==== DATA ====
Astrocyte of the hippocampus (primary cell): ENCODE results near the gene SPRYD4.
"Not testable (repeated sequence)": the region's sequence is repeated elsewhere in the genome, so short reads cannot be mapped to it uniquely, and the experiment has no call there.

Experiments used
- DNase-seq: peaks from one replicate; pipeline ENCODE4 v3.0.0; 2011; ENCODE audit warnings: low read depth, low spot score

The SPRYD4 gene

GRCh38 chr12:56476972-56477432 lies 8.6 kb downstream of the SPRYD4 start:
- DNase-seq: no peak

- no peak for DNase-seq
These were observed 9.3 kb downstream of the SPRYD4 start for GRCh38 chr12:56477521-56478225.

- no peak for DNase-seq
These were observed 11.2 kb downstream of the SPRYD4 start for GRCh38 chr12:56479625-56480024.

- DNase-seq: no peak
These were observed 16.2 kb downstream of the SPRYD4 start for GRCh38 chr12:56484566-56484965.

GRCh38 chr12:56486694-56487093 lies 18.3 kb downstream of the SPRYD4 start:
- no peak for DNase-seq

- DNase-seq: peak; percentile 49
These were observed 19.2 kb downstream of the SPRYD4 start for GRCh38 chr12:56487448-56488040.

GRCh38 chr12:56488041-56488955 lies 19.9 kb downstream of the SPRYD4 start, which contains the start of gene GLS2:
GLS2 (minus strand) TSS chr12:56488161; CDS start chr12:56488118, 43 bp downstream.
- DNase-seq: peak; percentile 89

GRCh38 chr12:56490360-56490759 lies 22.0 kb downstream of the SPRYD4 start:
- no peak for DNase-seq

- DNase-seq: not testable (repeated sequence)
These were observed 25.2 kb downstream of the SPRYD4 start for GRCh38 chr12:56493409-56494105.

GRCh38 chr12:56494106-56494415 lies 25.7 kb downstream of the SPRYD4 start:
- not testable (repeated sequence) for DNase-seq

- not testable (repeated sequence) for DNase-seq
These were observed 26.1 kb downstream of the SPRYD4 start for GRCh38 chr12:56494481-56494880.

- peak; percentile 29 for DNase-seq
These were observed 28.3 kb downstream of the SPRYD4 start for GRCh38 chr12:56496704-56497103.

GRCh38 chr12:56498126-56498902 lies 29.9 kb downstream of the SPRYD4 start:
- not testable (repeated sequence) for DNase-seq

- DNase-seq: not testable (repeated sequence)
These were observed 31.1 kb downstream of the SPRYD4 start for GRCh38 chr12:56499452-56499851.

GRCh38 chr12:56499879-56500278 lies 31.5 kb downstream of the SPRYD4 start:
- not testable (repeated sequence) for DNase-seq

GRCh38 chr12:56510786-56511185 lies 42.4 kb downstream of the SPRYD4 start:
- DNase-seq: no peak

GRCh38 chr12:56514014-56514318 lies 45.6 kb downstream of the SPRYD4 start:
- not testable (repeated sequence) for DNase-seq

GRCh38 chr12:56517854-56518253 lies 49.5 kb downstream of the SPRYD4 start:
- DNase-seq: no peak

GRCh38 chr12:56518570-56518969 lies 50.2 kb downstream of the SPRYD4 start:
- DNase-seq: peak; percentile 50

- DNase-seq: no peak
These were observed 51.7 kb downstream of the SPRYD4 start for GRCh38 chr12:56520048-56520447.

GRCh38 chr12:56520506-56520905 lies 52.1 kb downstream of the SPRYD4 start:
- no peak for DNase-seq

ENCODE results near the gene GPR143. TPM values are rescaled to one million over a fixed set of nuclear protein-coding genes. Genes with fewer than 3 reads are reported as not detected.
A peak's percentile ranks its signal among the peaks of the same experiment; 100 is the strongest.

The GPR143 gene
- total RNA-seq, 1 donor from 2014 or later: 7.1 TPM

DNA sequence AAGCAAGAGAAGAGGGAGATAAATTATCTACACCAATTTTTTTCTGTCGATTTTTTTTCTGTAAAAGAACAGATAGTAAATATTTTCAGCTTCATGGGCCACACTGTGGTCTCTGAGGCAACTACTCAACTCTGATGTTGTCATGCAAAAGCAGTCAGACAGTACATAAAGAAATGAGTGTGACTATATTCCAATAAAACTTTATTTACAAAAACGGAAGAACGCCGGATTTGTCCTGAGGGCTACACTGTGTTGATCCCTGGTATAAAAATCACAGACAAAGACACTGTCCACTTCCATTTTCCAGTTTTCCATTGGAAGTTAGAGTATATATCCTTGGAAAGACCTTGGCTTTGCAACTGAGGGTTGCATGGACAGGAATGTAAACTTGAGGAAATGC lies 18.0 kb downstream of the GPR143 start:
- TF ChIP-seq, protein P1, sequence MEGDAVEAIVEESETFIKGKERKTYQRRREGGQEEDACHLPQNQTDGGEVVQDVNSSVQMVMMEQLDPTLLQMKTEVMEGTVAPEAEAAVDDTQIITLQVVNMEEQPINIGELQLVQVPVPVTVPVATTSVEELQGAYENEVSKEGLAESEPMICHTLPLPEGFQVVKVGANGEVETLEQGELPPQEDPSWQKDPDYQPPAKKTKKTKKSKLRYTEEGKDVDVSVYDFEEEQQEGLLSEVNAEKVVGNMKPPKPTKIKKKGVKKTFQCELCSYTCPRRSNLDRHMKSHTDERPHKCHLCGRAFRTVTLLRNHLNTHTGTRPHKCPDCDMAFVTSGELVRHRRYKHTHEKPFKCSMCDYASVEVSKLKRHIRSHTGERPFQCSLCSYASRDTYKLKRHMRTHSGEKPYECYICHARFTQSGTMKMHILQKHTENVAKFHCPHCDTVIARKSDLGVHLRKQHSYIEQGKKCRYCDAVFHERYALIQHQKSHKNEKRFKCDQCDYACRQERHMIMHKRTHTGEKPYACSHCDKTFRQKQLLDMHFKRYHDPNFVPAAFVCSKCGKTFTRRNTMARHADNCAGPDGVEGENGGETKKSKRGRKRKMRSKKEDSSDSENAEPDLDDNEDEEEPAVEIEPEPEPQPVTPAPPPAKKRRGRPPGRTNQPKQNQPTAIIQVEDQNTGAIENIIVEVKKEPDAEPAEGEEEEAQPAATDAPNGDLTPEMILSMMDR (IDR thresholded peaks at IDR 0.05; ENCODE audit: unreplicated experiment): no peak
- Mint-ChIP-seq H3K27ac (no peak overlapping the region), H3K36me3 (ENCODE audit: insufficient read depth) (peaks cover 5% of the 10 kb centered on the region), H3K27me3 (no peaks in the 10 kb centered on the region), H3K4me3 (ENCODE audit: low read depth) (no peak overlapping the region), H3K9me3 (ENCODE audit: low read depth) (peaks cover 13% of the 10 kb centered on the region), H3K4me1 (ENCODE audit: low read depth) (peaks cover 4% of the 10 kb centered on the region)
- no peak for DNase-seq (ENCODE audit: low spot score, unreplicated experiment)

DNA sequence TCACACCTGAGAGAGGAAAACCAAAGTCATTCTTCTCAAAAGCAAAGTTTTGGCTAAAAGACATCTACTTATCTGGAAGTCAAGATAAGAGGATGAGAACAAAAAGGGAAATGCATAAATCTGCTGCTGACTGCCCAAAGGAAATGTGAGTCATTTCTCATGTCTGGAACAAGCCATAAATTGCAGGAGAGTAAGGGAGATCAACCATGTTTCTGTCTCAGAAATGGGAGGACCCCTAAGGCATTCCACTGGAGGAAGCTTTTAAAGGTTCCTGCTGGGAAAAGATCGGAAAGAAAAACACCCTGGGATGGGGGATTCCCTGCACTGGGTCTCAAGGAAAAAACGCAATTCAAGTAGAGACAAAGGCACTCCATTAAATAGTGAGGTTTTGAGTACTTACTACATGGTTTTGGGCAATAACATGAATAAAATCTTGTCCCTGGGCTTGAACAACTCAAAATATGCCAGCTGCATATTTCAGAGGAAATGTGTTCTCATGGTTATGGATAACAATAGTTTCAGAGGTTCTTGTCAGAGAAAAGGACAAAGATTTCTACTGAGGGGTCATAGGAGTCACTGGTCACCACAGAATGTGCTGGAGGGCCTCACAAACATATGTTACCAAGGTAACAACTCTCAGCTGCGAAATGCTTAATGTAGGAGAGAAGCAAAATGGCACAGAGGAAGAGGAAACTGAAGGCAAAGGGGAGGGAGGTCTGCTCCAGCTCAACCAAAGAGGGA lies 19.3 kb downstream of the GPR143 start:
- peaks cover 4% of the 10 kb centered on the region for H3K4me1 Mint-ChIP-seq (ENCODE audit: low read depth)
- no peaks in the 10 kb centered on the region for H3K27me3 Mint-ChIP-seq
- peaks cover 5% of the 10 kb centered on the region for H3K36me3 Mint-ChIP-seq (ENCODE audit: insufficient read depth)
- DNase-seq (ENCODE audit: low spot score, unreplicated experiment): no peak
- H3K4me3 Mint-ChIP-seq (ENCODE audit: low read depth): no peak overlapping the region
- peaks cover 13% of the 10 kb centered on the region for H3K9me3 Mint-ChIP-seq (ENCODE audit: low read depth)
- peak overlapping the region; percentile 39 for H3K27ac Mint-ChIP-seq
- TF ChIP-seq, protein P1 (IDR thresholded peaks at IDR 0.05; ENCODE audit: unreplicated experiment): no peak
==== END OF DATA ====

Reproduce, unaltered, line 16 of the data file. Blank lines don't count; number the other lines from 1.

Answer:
- DNase-seq: peak; percentile 49